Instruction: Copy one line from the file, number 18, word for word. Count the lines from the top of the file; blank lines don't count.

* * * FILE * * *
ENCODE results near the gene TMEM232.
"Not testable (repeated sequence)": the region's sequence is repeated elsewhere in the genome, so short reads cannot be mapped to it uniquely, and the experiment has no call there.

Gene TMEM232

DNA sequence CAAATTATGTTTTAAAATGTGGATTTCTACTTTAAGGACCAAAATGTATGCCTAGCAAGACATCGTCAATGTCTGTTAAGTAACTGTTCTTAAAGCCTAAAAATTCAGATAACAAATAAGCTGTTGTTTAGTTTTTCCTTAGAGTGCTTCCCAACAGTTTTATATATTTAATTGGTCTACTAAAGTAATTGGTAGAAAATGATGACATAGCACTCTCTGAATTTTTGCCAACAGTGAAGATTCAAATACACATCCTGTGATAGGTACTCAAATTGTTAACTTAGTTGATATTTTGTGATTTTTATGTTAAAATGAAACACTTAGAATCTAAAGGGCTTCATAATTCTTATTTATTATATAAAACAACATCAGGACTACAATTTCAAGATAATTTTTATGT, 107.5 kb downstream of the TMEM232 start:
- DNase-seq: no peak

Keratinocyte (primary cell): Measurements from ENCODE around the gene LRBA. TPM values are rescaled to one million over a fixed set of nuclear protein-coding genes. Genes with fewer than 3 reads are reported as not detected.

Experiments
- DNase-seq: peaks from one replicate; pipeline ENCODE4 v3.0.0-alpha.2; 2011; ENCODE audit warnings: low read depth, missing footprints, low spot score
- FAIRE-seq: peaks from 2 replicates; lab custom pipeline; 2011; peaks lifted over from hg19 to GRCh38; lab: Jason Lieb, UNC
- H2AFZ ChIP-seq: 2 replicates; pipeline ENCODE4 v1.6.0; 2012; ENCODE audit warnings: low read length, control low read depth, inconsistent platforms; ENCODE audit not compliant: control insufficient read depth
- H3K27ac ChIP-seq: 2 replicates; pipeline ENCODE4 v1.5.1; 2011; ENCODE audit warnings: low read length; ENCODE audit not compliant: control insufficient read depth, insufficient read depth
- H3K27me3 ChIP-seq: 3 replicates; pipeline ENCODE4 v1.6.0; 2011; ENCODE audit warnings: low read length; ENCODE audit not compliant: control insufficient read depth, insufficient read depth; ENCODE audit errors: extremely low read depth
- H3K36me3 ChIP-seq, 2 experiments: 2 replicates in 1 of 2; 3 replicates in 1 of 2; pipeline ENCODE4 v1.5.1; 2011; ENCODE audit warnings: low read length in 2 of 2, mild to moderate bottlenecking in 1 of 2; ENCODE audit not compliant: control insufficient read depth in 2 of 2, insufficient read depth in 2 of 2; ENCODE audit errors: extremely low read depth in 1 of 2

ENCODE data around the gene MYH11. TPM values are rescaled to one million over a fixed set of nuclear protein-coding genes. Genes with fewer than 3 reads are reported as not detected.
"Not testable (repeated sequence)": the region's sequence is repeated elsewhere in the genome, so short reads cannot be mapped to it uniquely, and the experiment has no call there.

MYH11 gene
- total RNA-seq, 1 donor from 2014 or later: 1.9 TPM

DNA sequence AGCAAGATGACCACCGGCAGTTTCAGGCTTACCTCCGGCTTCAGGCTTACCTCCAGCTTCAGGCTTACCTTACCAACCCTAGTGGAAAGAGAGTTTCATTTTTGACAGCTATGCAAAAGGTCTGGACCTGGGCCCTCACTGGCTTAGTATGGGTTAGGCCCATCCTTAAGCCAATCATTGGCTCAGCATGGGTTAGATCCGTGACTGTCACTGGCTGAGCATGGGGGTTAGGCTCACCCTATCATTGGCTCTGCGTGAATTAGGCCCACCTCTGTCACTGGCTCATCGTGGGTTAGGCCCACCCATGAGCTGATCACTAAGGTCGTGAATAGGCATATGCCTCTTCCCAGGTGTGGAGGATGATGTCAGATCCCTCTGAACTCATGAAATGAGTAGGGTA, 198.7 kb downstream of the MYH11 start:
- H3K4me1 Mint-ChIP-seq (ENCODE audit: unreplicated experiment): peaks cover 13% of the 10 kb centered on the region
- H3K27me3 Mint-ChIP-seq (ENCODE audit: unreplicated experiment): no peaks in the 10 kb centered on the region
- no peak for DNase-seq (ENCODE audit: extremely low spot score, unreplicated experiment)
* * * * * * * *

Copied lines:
DNA sequence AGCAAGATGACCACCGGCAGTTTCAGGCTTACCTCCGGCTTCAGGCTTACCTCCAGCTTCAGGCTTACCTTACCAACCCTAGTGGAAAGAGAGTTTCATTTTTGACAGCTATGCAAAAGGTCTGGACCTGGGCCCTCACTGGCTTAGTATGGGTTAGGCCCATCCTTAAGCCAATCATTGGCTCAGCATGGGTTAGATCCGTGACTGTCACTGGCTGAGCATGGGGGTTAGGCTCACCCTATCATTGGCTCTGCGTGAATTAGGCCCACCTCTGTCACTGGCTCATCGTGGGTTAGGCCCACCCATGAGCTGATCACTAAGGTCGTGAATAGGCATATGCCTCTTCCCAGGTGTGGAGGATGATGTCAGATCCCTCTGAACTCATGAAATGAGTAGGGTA, 198.7 kb downstream of the MYH11 start: